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Here's the binary tree in question. The leaves are a, b, c, d and the edges are labelled 0 or 1.

    .
   / \
  a   .
     / \
    b   .
       / \
      c   d

It seems to me that it is a full binary tree, as every node is either a leaf or has two child nodes, however I have this feeling that we were told it is not a full binary tree. If not, why is it not?

If a node has a child that is a leaf, does that not count as a child node?

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This page will solve all your doubts. –  user1386773 May 10 '12 at 9:57
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2 Answers

up vote 4 down vote accepted

You are confusing a perfect binary tree with a full binary tree. A perfect binary tree is a full binary tree with all leaf nodes at the same level. So yes, the picture is a full binary tree.

A leaf is defined as a node without a child node.
Thus, a full binary tree is a binary tree in which each node has either zero or two children.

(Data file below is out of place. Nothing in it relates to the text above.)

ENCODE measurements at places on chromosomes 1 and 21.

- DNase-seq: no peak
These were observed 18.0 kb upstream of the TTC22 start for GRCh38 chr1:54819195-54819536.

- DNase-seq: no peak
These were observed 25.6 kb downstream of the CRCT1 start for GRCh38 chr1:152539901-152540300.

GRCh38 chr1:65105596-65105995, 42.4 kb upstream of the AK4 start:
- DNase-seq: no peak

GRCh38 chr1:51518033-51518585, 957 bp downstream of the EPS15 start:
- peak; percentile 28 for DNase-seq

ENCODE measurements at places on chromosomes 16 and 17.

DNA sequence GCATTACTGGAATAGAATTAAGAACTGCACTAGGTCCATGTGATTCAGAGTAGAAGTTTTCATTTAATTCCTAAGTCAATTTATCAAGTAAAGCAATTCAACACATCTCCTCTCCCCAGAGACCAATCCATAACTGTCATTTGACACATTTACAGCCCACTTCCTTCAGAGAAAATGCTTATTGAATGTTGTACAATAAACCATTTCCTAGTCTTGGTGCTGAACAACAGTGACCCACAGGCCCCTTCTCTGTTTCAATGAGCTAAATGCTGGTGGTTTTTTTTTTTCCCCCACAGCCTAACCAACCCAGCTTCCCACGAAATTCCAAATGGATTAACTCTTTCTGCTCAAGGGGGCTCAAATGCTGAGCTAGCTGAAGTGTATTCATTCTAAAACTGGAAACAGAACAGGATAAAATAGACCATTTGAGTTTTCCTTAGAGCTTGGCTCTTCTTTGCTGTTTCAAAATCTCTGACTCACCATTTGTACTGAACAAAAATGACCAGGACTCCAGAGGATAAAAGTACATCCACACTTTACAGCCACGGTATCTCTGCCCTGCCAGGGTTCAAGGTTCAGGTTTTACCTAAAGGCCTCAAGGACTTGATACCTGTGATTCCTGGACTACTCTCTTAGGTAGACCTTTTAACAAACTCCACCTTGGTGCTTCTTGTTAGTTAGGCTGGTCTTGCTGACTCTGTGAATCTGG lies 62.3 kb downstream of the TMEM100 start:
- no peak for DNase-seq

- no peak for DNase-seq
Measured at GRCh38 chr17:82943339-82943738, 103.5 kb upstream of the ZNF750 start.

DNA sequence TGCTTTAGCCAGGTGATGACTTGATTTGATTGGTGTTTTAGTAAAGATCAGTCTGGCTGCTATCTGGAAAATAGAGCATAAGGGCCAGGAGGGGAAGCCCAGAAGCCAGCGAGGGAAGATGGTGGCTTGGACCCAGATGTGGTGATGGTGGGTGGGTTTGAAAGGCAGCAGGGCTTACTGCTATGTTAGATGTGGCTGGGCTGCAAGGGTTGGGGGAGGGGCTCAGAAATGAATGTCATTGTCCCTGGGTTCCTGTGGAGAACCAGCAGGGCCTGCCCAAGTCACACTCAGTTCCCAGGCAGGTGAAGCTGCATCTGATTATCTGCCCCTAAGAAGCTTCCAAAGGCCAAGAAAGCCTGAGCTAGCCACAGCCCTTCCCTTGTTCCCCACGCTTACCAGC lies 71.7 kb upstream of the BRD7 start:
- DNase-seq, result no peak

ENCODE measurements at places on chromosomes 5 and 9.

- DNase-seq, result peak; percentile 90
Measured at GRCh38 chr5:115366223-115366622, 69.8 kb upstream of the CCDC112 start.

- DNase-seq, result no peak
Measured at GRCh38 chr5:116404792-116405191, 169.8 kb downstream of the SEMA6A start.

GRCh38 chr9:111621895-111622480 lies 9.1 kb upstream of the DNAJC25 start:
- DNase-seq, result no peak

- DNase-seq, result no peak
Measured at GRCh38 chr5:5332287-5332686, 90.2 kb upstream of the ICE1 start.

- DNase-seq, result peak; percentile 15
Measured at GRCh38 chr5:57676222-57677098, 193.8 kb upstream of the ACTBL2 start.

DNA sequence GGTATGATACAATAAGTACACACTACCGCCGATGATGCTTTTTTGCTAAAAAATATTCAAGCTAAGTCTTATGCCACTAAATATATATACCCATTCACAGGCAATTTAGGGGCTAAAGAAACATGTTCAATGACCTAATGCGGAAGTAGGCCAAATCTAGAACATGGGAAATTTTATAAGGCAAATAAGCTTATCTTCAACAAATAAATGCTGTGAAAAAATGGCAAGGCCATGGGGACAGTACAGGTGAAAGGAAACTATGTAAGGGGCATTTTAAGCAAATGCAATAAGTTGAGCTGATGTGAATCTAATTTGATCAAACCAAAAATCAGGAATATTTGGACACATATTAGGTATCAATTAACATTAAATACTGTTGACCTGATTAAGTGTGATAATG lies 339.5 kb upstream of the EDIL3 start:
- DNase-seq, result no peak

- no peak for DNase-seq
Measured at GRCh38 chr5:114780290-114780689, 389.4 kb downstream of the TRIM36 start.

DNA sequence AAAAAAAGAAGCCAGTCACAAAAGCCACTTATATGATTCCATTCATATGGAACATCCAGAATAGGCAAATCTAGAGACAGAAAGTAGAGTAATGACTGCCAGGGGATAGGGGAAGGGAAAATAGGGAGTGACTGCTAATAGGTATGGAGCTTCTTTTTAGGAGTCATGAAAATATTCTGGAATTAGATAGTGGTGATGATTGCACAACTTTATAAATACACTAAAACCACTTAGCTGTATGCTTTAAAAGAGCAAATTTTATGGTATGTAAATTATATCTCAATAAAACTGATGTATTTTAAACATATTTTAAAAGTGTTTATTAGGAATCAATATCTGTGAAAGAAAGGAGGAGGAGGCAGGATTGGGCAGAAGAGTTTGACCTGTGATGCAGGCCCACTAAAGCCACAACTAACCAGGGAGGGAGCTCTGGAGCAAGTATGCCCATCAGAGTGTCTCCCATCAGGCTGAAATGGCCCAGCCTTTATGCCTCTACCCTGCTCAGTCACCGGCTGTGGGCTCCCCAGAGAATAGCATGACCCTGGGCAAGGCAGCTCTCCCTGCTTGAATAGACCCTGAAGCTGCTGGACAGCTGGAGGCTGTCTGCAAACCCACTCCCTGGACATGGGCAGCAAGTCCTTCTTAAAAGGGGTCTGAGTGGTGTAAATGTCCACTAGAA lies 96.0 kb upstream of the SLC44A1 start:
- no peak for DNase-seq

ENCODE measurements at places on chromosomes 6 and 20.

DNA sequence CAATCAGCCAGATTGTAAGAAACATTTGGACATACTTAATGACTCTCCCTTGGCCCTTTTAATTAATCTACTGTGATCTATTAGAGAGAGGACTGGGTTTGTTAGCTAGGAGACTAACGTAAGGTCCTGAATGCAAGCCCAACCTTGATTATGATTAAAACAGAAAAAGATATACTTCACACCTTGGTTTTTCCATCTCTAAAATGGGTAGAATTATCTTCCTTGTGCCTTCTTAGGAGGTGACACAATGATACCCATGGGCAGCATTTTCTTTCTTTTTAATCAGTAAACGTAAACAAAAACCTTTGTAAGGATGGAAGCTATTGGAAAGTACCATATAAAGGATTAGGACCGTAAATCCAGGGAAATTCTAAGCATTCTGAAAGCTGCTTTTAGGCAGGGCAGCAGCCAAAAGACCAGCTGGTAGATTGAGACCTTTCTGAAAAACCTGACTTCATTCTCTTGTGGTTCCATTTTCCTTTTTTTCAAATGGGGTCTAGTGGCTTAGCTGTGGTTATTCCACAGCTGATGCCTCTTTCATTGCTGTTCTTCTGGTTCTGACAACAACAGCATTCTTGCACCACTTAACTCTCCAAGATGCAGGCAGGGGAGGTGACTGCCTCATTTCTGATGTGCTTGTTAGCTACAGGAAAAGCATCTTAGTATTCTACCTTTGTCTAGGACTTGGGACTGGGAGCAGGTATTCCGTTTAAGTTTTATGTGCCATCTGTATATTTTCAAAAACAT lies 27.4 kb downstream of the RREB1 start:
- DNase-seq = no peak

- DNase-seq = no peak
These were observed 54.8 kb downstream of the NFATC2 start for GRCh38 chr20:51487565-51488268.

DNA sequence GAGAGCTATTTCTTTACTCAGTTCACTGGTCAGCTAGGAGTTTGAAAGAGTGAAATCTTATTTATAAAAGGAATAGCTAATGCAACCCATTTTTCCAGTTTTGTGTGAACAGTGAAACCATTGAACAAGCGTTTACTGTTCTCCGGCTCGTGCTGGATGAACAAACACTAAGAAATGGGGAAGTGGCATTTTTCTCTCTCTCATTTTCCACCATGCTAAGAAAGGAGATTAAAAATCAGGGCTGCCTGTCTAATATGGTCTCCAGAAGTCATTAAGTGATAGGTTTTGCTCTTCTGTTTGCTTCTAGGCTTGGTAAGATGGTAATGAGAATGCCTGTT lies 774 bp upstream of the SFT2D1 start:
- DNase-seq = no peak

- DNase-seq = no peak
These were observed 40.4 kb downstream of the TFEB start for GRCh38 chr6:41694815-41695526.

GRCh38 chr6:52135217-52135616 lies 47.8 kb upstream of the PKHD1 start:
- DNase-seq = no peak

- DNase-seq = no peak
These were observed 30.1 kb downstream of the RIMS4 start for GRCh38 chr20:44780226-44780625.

Wikipedia helps very well with definitions. Make sure you check it out.

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I was going to say that it is not balanced. But thanks for a new definition. You learn something everyday. –  uriDium May 25 '09 at 16:01
    
Balanced is another story. It means depth difference between right and left child of each node is at most one. –  LeakyCode May 25 '09 at 16:03
    
Shouldn't that be "So yes, the picture is a perfect binary tree"? –  sharkin May 25 '09 at 16:04
    
No. The picture doesn't satisfy the condition I said. A perfect binary tree of depth N will have (2^N - 1) nodes. –  LeakyCode May 25 '09 at 16:10
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Yes, a tree with each node has zero or two children, it is binary tree.

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